The shortest day is now behind us so future days can only get longer. This triggers nature back into action. Primulas, poppies and polyanthus will all want to flower. Buds on fruit trees will start to form and even birds will start to chirp with mating calls as their quest to breed begins. There is something about this midwinter moment that I love. On a cloudy day you can feel a sense of serenity that rises above the chill... a chill that is a necessity for nature to take its course. So don’t fight with it, or winter will be long and cold. Embrace it, and you will feel refreshed.

Have you ever considered installing a worm farm? They are actually very easy to manage and you will be surprised as to just how much kitchen waste they will dispose of once they are up and running. The secret is to let them settle in to their new home before adding too many kitchen scraps. Cut the fruit and vegetable leftovers into smaller pieces to make them easier to break down. Keep the worm farm out of the direct sun and follow the simple water management procedures to almost guarantee success with your worm farm.

Too make it even easier to start a worm farm, down at Gardenworld, we have dropped the prices of our Worm Café worm farm to just $55. This is pretty close to our cost price. With 1000 worms now $10 off at $39.95, you can get everything you need for under $95. The reason we have done this is that being part of a green industry, we believe in using our green waste for good, rather than just adding it to landfill. You will be surprised just how much less waste there will be in your rubbish bin.


In the vegie patch, we are preparing to plant some potatoes. It should be ok to go this early in Mordialloc as you usually don’t get the harsh frosts being so close to the seaside. Fork some manure and compost into the soil. Turn it in well so you are left with good friable soil. We sell certified seed potatoes that are guaranteed disease free. You could just throw them into shallow trenches and fill them in, but I prefer them to be “chitted” or started into growth. This involves laying tubers in an egg carton, with the uppermost end with the most buds on it facing up. Put them in a cold room, or under the back veranda and after 2 – 3 weeks, shoots will begin to sprout. To get the best crop, thin the shoots to 2 or 3 per tuber. Then plant in damp soil trenches and cover them well.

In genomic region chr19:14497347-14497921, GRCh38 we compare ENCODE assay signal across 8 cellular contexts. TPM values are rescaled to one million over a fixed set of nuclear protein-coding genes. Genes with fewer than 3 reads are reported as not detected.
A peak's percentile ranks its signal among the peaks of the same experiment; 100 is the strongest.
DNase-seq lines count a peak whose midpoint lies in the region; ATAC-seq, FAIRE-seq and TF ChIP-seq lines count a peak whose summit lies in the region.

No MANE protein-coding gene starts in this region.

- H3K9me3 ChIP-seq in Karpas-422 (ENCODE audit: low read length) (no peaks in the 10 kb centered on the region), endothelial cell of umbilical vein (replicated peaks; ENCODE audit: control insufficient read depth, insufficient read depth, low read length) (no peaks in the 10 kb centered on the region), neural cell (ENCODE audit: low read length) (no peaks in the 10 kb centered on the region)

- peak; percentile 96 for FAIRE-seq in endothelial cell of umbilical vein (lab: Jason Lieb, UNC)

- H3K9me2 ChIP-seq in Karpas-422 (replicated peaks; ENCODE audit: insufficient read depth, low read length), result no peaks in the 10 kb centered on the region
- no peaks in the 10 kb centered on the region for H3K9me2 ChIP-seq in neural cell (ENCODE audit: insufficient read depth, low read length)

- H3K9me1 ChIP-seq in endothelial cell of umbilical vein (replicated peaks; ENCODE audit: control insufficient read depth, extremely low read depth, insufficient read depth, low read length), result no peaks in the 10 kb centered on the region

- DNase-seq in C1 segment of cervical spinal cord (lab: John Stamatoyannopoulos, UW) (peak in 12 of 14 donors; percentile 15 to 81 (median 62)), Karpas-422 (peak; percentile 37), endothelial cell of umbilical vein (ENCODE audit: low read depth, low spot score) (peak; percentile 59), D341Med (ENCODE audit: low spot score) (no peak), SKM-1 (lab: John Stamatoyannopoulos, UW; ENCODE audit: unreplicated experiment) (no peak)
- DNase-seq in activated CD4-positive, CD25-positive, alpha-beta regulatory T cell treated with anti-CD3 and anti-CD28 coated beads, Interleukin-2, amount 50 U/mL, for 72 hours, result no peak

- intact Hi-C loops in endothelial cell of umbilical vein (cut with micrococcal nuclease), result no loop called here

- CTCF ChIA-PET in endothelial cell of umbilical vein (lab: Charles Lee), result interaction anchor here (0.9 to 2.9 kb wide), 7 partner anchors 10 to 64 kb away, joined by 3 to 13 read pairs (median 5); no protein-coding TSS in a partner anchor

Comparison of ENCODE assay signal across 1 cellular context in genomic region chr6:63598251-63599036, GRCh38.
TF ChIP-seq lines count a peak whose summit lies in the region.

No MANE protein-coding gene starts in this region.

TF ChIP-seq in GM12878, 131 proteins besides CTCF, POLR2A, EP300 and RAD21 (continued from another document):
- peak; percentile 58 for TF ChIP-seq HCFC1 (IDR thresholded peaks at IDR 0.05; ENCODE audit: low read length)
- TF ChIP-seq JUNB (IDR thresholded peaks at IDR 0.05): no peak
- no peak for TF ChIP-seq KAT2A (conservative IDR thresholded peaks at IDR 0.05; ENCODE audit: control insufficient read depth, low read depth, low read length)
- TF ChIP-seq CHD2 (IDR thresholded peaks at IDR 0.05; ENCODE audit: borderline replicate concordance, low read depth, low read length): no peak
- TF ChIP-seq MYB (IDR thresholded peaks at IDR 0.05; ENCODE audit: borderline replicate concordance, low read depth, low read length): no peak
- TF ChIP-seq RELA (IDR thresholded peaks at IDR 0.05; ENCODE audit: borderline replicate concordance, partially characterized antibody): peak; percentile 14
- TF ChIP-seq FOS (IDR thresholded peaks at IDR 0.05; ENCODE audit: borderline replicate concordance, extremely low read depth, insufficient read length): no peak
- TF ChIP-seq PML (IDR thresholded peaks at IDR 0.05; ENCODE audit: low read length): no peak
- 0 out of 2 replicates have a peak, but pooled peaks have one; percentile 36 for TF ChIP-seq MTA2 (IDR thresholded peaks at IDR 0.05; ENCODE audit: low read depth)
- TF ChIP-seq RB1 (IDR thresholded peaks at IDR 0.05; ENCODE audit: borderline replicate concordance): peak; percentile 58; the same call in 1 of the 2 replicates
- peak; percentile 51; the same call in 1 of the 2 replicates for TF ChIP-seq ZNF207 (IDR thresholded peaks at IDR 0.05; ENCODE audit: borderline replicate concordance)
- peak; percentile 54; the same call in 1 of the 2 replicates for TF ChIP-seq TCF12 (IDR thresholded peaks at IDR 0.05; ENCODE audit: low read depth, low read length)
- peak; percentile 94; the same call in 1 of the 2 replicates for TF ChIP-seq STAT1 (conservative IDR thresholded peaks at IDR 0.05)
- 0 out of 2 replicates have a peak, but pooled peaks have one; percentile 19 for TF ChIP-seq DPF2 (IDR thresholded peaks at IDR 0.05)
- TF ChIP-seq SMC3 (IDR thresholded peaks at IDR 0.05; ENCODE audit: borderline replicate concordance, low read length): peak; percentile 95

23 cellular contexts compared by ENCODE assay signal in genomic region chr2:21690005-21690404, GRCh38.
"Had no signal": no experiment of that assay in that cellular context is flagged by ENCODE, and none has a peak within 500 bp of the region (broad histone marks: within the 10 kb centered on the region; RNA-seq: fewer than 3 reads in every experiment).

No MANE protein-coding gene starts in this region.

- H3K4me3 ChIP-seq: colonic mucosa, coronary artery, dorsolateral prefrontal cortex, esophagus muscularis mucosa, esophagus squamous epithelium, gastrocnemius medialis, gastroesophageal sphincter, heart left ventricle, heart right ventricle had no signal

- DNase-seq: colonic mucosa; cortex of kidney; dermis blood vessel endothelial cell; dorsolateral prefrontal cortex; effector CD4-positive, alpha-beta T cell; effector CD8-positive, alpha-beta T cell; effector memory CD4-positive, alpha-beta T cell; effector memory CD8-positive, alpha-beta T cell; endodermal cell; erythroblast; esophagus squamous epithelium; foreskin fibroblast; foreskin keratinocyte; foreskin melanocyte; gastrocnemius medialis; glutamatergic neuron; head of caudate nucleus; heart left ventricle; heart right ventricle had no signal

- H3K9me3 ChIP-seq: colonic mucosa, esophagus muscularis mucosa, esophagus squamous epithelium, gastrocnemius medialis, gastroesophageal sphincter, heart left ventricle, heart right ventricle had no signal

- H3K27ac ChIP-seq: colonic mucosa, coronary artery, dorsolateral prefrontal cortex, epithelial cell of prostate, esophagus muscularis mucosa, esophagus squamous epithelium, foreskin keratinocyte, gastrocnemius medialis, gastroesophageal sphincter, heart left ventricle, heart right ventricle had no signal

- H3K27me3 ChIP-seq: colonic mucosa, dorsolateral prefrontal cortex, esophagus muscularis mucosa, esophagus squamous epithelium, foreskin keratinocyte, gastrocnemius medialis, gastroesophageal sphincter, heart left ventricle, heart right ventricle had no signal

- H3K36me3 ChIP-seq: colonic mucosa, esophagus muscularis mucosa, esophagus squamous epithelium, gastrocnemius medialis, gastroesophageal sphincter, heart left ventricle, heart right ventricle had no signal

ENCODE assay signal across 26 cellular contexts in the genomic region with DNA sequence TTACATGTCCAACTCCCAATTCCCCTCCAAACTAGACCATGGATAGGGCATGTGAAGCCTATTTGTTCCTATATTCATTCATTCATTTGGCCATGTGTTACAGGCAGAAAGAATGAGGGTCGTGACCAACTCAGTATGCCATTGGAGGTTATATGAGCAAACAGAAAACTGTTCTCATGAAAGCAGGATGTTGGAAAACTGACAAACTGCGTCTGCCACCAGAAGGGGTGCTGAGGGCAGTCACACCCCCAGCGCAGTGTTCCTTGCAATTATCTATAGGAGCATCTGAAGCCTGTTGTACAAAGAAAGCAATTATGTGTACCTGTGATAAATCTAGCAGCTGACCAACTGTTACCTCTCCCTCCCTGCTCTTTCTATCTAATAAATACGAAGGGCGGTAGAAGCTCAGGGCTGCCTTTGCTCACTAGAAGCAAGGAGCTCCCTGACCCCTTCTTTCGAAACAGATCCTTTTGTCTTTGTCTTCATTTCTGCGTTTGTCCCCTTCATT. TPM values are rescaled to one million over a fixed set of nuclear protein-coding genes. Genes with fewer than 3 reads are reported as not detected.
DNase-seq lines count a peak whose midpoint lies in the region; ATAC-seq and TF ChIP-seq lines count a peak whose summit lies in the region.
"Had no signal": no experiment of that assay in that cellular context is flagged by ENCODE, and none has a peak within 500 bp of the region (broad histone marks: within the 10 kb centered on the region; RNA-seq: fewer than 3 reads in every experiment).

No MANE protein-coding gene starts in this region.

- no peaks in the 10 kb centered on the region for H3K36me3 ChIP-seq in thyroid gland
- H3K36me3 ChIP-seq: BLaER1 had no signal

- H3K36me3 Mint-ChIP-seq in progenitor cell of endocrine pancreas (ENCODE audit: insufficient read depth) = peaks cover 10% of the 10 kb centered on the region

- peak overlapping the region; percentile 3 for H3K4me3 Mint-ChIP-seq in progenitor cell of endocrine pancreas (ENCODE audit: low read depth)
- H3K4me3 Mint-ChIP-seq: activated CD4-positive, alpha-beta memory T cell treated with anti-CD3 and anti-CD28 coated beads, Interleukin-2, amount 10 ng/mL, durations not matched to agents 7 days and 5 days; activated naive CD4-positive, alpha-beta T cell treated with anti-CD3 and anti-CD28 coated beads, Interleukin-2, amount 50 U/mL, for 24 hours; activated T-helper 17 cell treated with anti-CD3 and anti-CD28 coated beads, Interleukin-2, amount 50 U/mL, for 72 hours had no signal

Other jobs include lots of pruning, cutting and trimming. Canna lilies can be cut almost to the ground, as can many flowering perennial plants like salvia, that are looking a bit shabby. Trimming box hedges is also a good idea, as then the new growth will be dense come spring. Along with fruit trees and roses, your secateurs will need to be sharp this month. If you haven’t got any, then checkout the Gardena range which start from under $30 and are made in Germany with absolute precision. Don’t jar your hand on those thicker stems though; go back to the shed and get the pruning saw – your hand will thank you for them.

There are just so many things happening in your local nursery right now that it is hard to mention them all. From rhubarb crowns to strawberry runners to berry canes to bulbs of giant flowering hippeastrums. I am trying to tell myself to focus and not plant them all. It’s like a kid in a lolly shop. One thing I did plant a couple of years ago that I await upon with great anticipation is my prized asparagus crowns. The ferns have turned yellow and I am about to cut them to the ground. The next movement should be upward and it should be fresh spears ready to pluck from the earth and savour within. I will continually harvest for 8 weeks whether we eat them all or not. That way the spears won’t be able to turn into ferns until we have had our feed. I’ve just got a little bit longer to wait, so wait I will.

James Wall – Gardenworld

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